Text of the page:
That video was wonderful and his work has such a wide variety of textures and subject matter. It's wonderful to see such an old man so happy and involved in something as interesting as that. It definitely made me tear up in the end.
I try to update my comic at least once a week. It's not much of a process, but there still is something that gets done. The strips range in size. There isn't just one set layout I use. Sometimes they take a full page, sometimes only three or four panels, and sometimes it's just one little drawing that can barely count as one panel. It's just sort of a doodle.
Anyway, back to process.
Idea-wise, it's usually based on what happened during the day or week. Or something funny I heard someone say that I turn into a comic. The strips I draw aren't very big since I'm trying to conserve space and paper at the moment being a poor college art student.
I typically draw them using a 0.5mm mechanical pencil on bristol board or marker paper if I don't have any handy and the panels are about 2.5x 2.5" if any at all (just to give you an idea to how small they are).
After pencilling, I go in with a fine point sharpie because it dries fast and doesn't smear with eraser. That, or sometimes I use a 0.5 Micron.
After inking and erasing, I go in with color. I've always used cheap, simple supplies like Sharpie, pencil and highlighter. My strip only contains three colors other than black and white: grey (usually pencil but sometimes grey Sharpie or an ink wash), red (typically Sharpie and a Pilot Precise V5 Rolling Ball Gel pen), and yellow, which is always done in highlighter because when it scans, it's a light yellow and not too loud.
I then scan it in and crank up the saturation and contrast to make it look like I did it digitally with solid colors and bold outlines. If there are any smudges or anything needs to be changed, I go on Gimp or Photoshop and correct the mistakes.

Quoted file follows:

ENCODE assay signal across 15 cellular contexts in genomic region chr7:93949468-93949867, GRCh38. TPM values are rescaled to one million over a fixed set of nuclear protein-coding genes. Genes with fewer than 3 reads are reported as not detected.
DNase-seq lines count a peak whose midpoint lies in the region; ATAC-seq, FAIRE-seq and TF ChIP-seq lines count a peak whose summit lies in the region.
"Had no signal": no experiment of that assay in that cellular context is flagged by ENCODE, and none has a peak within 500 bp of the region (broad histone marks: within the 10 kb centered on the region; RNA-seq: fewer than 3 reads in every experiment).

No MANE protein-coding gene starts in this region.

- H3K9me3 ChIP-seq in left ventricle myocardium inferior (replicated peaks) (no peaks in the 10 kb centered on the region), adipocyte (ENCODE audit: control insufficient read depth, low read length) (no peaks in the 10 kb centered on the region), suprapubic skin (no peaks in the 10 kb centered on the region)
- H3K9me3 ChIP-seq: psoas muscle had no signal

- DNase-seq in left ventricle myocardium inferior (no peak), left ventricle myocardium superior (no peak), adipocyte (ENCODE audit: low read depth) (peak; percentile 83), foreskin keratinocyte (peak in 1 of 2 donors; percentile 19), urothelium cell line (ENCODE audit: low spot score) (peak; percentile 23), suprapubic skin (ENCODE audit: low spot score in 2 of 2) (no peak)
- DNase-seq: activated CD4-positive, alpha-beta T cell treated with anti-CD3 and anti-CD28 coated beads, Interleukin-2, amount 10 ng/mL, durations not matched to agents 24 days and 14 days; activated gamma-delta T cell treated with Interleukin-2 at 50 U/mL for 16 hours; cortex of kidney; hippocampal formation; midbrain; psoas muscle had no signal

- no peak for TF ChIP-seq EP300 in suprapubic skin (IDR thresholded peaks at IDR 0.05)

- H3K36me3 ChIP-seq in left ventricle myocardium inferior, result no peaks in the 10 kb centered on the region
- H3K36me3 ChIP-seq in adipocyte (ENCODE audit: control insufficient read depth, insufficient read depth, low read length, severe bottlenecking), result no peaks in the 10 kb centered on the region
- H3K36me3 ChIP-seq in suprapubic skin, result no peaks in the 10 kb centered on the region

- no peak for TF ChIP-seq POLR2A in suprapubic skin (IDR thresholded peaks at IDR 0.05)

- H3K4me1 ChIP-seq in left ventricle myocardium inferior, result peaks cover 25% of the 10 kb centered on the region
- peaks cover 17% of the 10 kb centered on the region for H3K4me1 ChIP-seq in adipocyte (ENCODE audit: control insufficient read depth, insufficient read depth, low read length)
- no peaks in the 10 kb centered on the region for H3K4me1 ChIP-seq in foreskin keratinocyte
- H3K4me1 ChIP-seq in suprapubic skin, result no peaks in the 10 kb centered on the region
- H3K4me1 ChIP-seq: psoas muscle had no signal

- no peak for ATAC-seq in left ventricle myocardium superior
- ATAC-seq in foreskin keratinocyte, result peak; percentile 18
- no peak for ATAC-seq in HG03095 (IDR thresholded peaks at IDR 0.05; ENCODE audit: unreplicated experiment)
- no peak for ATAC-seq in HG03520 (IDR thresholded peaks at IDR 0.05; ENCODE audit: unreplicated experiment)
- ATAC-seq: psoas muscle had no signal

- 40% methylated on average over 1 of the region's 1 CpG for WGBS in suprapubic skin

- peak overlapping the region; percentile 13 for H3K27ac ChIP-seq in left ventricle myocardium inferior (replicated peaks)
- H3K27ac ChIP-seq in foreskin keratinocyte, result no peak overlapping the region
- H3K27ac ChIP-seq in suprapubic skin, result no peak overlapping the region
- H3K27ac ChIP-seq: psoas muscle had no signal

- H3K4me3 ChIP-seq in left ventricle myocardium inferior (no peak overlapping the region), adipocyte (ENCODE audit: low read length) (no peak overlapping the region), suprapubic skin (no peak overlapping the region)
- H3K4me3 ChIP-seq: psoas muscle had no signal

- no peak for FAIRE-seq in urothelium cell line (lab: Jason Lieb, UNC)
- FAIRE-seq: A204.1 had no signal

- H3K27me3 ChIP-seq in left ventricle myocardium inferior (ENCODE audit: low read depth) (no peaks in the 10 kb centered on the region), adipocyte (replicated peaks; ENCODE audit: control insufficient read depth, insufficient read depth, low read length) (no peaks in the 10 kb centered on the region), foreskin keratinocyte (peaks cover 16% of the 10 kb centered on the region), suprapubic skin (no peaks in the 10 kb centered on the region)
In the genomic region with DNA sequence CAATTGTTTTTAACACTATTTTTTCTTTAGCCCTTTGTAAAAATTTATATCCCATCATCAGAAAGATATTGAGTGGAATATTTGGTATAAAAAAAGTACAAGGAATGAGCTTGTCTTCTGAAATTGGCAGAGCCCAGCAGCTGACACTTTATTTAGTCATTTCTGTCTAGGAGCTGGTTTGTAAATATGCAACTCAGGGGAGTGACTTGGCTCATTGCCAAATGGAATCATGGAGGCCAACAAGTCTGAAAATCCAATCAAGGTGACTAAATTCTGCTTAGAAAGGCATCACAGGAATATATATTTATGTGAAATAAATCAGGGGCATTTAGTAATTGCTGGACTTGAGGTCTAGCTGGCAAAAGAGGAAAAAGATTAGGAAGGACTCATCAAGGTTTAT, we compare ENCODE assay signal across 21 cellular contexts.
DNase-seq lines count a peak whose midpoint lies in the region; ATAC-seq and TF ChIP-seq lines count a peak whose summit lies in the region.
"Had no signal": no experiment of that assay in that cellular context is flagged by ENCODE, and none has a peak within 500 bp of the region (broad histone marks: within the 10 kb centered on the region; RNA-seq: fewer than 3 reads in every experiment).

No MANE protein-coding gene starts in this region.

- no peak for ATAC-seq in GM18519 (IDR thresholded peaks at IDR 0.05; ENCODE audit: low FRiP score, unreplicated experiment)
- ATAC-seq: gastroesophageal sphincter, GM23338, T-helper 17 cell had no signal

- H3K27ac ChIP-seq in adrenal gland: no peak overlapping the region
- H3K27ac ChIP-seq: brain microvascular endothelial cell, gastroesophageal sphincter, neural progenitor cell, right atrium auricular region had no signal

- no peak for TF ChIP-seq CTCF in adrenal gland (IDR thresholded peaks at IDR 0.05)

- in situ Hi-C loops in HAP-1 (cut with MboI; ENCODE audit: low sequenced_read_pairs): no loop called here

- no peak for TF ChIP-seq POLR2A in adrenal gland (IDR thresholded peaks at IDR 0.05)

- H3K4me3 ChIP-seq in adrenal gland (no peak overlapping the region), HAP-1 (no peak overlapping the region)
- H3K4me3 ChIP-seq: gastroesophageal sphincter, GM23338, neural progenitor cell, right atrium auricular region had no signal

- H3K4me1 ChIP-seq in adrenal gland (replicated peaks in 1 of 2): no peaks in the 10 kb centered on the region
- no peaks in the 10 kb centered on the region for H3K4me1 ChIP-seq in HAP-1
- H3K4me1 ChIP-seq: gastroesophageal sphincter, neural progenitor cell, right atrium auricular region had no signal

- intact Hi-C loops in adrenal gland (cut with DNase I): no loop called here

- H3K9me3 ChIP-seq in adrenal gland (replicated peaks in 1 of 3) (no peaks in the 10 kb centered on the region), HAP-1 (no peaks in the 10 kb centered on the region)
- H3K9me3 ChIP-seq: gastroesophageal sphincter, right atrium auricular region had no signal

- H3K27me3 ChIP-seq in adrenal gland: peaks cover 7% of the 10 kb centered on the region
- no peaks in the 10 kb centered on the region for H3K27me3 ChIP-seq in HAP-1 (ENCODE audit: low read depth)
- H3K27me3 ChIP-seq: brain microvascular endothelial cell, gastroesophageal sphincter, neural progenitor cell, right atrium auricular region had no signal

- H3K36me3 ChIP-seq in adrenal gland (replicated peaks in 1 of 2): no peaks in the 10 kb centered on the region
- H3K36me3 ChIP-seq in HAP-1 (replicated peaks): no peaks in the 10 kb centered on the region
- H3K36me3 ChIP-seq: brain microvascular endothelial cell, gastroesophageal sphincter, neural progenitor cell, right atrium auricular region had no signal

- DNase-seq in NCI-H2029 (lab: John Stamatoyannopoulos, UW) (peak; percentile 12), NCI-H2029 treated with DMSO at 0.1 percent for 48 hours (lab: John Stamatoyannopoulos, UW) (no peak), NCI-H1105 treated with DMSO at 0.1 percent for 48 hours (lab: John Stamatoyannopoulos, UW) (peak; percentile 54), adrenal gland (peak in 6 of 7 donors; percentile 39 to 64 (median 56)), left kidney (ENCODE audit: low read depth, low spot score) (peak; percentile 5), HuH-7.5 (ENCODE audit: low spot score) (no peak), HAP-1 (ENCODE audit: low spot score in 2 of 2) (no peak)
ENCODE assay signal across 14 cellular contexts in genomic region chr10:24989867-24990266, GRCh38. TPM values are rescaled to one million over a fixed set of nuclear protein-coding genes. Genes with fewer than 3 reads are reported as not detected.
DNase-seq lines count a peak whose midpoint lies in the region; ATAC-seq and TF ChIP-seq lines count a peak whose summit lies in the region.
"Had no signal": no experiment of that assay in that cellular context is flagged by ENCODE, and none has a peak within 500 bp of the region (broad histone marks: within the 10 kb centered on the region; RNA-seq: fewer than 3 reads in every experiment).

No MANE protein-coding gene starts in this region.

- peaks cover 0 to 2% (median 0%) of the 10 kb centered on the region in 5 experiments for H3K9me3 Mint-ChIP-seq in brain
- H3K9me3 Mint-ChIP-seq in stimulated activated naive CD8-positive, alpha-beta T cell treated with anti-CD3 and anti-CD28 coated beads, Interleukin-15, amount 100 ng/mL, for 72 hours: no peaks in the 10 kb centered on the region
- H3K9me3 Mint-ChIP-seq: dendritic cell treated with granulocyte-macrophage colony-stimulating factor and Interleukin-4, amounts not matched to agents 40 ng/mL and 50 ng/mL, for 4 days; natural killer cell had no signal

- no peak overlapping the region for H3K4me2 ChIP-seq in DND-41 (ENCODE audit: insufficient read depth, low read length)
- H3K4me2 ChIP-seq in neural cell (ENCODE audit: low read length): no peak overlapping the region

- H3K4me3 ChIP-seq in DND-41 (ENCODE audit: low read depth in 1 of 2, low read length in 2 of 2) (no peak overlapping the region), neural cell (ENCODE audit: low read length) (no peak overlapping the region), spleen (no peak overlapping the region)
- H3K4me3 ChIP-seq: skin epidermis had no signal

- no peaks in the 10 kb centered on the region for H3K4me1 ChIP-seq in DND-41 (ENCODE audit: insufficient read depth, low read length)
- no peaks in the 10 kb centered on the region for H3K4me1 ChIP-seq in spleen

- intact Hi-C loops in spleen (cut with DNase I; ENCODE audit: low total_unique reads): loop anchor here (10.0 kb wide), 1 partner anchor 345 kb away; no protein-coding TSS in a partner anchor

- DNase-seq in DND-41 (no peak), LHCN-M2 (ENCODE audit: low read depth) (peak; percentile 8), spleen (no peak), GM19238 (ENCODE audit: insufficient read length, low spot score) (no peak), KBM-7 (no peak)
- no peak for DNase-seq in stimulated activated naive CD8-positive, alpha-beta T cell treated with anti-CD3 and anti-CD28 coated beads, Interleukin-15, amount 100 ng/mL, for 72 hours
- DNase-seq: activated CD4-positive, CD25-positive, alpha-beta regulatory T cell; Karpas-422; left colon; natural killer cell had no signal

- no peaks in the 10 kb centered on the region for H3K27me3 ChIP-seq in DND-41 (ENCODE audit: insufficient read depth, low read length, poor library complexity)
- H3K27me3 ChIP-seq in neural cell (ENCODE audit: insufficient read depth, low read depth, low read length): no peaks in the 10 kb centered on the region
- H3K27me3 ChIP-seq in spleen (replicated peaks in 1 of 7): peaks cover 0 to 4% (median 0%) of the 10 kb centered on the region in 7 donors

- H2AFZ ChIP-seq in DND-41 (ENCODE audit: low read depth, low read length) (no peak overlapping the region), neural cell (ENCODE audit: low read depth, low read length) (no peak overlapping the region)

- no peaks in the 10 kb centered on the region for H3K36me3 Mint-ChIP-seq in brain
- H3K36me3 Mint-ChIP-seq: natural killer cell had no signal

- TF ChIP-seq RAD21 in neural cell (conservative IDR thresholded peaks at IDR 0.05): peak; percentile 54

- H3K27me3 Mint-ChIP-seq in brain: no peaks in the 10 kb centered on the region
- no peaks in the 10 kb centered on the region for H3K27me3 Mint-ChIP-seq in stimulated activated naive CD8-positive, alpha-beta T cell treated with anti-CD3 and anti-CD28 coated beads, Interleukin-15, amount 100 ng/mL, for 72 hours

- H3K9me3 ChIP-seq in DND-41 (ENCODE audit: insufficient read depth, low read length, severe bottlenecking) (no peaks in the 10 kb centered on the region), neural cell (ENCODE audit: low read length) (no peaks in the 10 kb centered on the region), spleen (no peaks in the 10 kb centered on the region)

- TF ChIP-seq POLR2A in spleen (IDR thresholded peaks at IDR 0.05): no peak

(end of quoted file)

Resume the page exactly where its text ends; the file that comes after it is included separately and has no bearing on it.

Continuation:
Then I post it on Facebook and Tumblr before I do on Comicfury since I scan my comics at a very high resolution. Once I put it on Facebook, I save the file from there because it's a lot smaller and saves me time having to resize it myself. That way, when I put it on Comicfury, it will fit the webpage nicely and not be insanely large.
I slept in, took a shower for the first time in like a week, put a bunch of clothes in bags for a garage sale we're going to have pretty soon. Now, I'm just going to draw comics until seven because I have a birthday party to go to.
But what sets it apart is that this is advanced randomness.
Taking it to a whole new level!
What sets your web-comic apart from all the other comics?
It's a slice-of-life comic that can connect and relate to other people's lives apart from the comic world. I think that's quite hard to achieve considering everyone has such a different life.
What does your web-comic have that others don't?
It has a color scheme that I stick to fervently, except in a few cases where the use of other colors is needed to make sense.
Black, red, white, grey, and a light yellow that is achieved by scanning yellow highlighter.
And why did you choose doing that type of comic?
I wanted to draw a comic about myself, but I didn't want it to be a journal-type comic. I wanted to make a comic where I could make fun of my faults and search for humor on a daily basis, which has really improved my outlook and positivity.
My biggest fear is having to look like an ass because I pulled out a shirt at a store that was on a table and not folding it back up. Folding a shirt is just something I will never master and I will have to live with that.
I went and saw Monster University at 9:50 pm the day before it came out. It was fabulous. The story line was interesting and there wasn't a single movie where I got bored of it, which tends to happen a lot with me and movies. Before I saw it, I was wondering how in the world they would lead up to Monsters Inc. or if they even would, but they did a fantastic job on doing that. I just wished the never-ending conflict between Sulley/Mike and Randal could have been evaluated more. It was kind of dull on that end of the stick. Otherwise, I really loved it and had been waiting for this movie ever since I saw the first one as a kid. I definitely was not disappointed.
Also, just today I saw World War Z. I wasn't planning on going to see it, but my cousin really wanted to go so I gave in because I was promised food afterwards (can't ever refuse free food right?). Zombie movies aren't really my thing, but this one was pretty fantastic. It had a lot of good elements to it like humor, suspense, action, horror, adventure, and romance. I don't plan on seeing it again since those type of movies aren't my thing, but it was very good. And that's a lot coming from me! It was very realistic and exciting. It left me on the edge of my seat, wondering what would happen next. Their twist on the usual zombie story was fabulous and the actors did an amazing job of appealing to normal human feelings and not just that fake Hollywood crap.